May 23: “You Can Say That: How Courage Can Defeat Political Correctness,” a noon Policy Briefing Luncheon with David French of the National Review Institute, on Thursday, May 23. Register by May 21. Georgian Club. $35. Information and registration here.
Quotes of note
“No people will tamely surrender their Liberties, nor can any be easily subdued, when knowledge is diffused and virtue is preserved. On the contrary, when people are universally ignorant, and debauched in their manners, they will sink under their own weight without the aid of foreign invaders.” – Samuel Adams (1775)
“For the most part, proposals being marketed as ‘Medicare for All’ or ‘Medicare Buy-in’ aren’t really expansions of the program, but every single proposal being discussed on the left would increase federal obligations for health care spending, further draining the general funds that have been propping up the Medicare program. Without serious reforms to Medicare, we won’t be facing Medicare for All, but rather Medicare for none.” – Christopher Holt
“Who says there’s no bipartisanship in Washington? Democrats in Congress visited the White House on Tuesday, and they emerged to say that they and President Trump had agreed to spend $2 trillion on public works. When it comes to spending more money, Washington can always find common ground.” – Wall Street Journal
Telehealth: Walmart, which has 1.1 million people in its health plan, has adjusted copays for virtual visits from $40 to $4 and is partnered with Grand Rounds, a healthcare company that connects patients with local and remote specialty care, so its workers can receive second opinions, remotely, from leading experts on their specific condition. Grand Rounds has 4.5 million patients from 120 employers. Source: Becker’s Hospital Review
Cost of coverage: The average cost of employer-provided health insurance will rise 6 percent in 2019 to reach nearly $15,000 per employee, with employers paying 70 percent, according to the Society for Human Resource Management. Source: Grand Rounds
War on opioids: When the U.S. Centers for Disease Control and Prevention published its opioid prescribing guidelines in 2016, it was warned about “unintended consequences,” including “the potential effects of strict dosage and duration limits on patient care.” The authors of the CDC guidelines now acknowledge in The New England Journal of Medicine their advice has been “misimplemented,” resulting in needless suffering, patient abandonment, and “adverse psychological and physical outcomes” (including suicide). Source: Reason.com
Punishing schools over discipline: Schools with high rates of disciplinary action of their students face unfair discrimination in rankings, which hurts schools that successfully educate thousands of poor and minority students, Chester E. Finn Jr. writes for the Fordham Institute. “It’s a fact that one of the secrets – not the only secret – of their success are behavioral standards as rigorous as their academic standards, and little or no tolerance for youngsters who cannot or will not meet those standards.”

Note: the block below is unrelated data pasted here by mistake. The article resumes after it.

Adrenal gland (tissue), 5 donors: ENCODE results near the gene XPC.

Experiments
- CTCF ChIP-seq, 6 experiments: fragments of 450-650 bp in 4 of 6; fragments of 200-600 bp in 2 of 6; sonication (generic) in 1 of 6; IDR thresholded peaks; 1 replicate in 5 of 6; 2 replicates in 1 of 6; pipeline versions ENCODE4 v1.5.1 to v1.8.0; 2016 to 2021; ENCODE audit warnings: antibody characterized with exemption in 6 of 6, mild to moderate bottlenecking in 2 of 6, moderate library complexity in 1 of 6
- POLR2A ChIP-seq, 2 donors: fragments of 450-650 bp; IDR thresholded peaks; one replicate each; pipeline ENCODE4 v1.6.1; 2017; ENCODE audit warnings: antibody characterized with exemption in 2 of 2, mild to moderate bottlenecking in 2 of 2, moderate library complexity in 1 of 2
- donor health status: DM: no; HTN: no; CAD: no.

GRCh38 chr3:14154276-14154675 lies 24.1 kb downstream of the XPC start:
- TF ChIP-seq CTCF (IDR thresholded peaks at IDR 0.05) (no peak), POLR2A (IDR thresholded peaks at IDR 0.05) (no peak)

YouTube: Click here to view the Foundation’s April 17 event with Congressman Doug Collins of Georgia, “Second Chances 2019.” To view the Foundation’s April 10 Athens event on school choice (three parts) click the links for Part I, Part II and Part III.
Foundation in the news: The Citizen published Benita Dodd’s commentary on tax reform. Neal Boortz quoted the Foundation’s Friday Facts of April 26 in his daily segment on WSB Radio.
Social media: The Foundation’s Facebook page has 3,493 “likes” this week; our Twitter account has 1,888 followers! Join them!
This month in the archives: In May 20 years ago, the Foundation published, “The Tide is Turning.” It noted, “While the Labor Party champions tax cuts across the Atlantic, here in the United States there has been talk about major tax reform for more than a decade, but little of substance has occurred.” It took 19 more years to get tax reform of substance, championed by President Trump.
On a personal note
Best wishes: Lawrence Reed, who served as president of the Atlanta-based Foundation for Economic Education for the past 11 years and spent the previous 21 years as president of the Michigan-based Mackinac Center for Public Policy, stepped down this this week to become FEE’s President Emeritus. The new president is Zilvinas Silenas. We’re honored to count Larry as a friend, counselor and mentor through the decades and wish him well on his next adventures.
Congratulations to former Foundation Board Member Carolyn Meadows, who this week became the new president of the National Rifle Association.
Visit www.georgiapolicy.org to read the Foundation’s latest commentary, “Still Asking for Whom Georgia’s Roads are Tolled?” by Benita M. Dodd
Have a great weekend!
Kyle Wingfield and Benita Dodd
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